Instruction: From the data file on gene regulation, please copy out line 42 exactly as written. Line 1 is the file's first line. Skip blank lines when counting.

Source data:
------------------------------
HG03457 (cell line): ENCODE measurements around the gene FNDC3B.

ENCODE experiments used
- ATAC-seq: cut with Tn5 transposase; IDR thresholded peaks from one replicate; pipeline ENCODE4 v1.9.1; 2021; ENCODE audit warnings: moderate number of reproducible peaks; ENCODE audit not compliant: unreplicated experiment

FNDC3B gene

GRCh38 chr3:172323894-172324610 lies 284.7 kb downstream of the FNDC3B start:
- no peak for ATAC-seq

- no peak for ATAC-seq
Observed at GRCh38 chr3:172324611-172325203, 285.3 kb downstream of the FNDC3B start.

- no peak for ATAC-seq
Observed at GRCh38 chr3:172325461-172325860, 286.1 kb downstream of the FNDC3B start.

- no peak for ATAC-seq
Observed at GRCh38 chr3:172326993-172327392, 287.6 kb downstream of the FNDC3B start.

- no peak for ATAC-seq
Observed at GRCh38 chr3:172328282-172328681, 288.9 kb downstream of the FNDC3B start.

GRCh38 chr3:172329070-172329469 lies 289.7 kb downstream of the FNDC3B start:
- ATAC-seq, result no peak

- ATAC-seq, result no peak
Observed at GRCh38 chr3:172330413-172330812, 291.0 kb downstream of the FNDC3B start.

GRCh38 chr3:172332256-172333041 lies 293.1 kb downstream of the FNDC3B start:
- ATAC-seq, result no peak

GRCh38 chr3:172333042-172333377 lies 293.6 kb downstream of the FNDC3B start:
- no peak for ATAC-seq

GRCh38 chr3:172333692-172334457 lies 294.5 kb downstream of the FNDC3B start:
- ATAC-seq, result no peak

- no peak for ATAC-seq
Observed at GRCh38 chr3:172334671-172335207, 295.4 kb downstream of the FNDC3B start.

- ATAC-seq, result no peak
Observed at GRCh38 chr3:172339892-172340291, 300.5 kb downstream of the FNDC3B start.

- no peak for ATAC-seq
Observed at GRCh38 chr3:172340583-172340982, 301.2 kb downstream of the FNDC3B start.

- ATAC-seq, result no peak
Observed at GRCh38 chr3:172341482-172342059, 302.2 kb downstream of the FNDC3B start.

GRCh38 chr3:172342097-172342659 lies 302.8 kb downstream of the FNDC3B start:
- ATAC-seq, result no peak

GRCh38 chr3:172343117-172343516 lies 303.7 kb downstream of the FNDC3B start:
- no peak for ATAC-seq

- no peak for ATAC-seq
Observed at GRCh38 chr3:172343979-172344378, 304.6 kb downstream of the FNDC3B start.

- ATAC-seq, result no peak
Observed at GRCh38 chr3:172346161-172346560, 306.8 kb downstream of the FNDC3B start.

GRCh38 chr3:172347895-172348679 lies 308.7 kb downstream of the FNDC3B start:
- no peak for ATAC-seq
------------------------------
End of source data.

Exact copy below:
- no peak for ATAC-seq